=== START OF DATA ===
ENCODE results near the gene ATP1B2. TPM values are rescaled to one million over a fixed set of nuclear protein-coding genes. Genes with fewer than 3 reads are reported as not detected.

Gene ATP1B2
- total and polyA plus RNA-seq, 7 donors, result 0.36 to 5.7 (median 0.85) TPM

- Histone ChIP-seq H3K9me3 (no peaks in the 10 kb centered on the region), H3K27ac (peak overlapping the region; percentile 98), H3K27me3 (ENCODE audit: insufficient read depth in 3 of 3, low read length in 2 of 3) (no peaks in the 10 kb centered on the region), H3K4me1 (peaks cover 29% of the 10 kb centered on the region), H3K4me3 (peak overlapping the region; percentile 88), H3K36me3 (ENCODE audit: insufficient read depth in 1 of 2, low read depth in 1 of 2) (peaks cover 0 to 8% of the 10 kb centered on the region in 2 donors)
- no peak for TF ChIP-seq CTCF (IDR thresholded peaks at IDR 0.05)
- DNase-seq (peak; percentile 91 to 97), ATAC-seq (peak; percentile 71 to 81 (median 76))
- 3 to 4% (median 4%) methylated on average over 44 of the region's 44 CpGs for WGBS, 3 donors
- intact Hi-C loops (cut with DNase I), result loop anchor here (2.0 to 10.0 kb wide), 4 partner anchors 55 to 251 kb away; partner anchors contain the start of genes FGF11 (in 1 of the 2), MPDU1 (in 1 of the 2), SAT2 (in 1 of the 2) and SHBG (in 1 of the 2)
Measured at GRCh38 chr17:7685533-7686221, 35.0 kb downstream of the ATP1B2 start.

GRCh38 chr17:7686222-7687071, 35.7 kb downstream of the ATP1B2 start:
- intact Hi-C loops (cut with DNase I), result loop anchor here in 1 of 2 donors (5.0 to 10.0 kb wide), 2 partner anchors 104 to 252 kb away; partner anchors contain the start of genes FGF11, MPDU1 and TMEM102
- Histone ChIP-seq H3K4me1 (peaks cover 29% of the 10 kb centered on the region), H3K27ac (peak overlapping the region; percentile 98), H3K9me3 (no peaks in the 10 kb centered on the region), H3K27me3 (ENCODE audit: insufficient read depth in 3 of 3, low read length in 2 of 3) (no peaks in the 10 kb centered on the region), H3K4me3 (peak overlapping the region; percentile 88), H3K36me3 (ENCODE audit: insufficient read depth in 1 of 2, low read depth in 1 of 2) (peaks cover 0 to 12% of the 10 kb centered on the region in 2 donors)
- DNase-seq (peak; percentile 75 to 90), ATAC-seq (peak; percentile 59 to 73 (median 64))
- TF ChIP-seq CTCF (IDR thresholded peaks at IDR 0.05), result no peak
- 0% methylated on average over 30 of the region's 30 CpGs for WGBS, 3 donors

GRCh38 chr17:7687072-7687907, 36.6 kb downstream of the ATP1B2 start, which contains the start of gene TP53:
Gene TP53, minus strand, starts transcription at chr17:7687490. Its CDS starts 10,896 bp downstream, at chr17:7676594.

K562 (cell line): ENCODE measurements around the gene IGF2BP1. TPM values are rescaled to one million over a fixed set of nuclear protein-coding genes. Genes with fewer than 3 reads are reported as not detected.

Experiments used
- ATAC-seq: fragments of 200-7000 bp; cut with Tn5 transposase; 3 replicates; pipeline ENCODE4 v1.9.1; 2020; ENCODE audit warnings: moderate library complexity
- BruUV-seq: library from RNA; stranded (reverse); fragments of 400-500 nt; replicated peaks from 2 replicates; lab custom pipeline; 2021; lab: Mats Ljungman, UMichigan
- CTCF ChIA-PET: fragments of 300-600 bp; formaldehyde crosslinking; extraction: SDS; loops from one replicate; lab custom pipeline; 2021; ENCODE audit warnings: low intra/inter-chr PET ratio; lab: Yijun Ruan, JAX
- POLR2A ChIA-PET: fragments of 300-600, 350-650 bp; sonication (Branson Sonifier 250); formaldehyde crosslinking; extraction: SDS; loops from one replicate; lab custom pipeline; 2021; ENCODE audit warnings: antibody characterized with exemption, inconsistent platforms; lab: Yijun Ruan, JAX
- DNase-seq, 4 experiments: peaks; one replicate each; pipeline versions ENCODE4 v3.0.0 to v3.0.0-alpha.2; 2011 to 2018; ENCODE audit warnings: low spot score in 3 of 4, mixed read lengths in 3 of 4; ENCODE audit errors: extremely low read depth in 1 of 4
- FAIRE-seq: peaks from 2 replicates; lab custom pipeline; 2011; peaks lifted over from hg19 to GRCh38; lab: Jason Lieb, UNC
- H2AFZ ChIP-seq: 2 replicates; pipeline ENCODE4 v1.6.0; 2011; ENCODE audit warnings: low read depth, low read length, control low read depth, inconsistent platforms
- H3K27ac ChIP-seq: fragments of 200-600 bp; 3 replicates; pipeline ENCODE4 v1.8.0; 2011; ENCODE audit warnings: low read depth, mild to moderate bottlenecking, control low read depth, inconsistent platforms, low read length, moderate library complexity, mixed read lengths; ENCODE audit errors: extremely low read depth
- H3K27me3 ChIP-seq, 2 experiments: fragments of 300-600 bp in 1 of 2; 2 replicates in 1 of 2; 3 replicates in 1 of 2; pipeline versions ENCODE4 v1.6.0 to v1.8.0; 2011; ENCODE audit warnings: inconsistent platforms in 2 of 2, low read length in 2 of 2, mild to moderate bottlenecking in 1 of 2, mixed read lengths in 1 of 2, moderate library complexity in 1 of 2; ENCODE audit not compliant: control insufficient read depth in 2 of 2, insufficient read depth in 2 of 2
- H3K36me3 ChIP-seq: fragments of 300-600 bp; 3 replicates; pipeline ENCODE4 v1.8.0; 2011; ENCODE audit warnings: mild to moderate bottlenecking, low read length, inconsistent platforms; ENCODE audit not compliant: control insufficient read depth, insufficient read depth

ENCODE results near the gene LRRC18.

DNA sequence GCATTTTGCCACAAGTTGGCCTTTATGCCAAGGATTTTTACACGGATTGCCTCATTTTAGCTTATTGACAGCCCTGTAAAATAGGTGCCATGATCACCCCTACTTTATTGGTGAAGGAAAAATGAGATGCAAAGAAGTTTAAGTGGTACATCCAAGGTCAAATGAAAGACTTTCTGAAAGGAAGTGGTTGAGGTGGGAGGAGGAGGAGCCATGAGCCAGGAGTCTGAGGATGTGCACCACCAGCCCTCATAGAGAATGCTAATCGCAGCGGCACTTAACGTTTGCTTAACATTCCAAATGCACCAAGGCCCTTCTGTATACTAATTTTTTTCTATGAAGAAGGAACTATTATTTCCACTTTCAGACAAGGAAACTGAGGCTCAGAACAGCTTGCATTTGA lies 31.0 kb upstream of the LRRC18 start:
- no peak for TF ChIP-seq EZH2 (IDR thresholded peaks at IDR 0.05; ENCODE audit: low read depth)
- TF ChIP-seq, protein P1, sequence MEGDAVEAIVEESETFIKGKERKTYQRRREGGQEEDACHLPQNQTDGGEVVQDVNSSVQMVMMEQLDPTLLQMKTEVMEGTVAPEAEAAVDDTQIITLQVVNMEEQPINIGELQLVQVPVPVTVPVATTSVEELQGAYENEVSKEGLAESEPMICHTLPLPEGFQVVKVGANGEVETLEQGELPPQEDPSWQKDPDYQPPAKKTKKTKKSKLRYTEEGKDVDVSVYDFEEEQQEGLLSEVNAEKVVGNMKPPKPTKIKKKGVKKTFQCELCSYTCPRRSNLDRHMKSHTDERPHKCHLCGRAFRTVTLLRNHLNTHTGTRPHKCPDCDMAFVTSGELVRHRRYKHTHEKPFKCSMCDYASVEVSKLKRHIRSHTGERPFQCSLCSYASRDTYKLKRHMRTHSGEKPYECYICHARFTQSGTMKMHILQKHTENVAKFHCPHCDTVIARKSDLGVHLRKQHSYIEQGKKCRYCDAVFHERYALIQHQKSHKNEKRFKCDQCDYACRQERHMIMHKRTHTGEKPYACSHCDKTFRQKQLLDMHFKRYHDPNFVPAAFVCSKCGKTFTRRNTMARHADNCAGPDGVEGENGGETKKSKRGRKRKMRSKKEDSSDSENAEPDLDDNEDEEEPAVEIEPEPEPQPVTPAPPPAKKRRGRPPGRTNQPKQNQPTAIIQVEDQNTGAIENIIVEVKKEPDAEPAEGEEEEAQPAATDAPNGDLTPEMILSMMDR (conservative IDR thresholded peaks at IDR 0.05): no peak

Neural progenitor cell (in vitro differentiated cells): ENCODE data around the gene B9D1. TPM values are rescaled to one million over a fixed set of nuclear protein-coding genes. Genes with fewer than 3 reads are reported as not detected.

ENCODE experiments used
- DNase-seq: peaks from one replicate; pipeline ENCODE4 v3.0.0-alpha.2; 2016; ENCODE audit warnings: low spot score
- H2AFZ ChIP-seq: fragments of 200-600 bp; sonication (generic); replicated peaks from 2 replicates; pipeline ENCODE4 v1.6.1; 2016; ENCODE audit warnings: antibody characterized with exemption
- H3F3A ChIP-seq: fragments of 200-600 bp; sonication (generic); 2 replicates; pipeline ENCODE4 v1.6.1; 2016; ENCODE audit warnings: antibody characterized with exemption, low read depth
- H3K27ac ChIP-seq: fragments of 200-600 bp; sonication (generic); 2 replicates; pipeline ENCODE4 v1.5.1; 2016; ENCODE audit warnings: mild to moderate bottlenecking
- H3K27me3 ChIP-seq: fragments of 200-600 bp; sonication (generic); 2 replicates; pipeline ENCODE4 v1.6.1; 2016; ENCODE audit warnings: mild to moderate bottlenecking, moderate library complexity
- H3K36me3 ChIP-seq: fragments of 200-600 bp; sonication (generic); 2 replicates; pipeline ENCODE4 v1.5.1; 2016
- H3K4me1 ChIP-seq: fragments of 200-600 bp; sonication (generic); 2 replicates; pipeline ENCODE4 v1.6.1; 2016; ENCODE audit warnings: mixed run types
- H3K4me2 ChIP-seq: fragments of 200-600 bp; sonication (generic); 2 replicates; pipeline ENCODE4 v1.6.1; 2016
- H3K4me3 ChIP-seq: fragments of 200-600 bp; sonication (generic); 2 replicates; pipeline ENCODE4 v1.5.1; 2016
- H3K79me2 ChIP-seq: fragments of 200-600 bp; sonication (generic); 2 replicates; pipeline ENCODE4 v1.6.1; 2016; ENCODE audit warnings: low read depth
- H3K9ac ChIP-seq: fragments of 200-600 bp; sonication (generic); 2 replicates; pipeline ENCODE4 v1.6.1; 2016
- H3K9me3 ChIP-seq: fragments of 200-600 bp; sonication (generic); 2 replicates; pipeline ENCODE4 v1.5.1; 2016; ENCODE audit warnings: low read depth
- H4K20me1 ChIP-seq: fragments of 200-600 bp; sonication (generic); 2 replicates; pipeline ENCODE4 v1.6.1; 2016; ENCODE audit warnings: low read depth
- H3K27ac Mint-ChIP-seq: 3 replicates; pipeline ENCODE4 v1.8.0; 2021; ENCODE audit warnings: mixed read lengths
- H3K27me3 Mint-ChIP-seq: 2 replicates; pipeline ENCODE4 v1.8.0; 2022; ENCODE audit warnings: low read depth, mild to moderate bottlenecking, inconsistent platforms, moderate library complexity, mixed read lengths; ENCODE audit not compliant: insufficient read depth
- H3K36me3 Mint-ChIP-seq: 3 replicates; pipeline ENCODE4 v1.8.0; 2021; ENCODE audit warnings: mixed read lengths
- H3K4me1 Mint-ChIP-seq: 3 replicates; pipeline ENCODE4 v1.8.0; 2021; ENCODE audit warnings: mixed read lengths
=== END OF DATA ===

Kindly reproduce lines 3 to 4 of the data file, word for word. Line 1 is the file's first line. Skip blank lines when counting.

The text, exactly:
- total and polyA plus RNA-seq, 7 donors, result 0.36 to 5.7 (median 0.85) TPM

- Histone ChIP-seq H3K9me3 (no peaks in the 10 kb centered on the region), H3K27ac (peak overlapping the region; percentile 98), H3K27me3 (ENCODE audit: insufficient read depth in 3 of 3, low read length in 2 of 3) (no peaks in the 10 kb centered on the region), H3K4me1 (peaks cover 29% of the 10 kb centered on the region), H3K4me3 (peak overlapping the region; percentile 88), H3K36me3 (ENCODE audit: insufficient read depth in 1 of 2, low read depth in 1 of 2) (peaks cover 0 to 8% of the 10 kb centered on the region in 2 donors)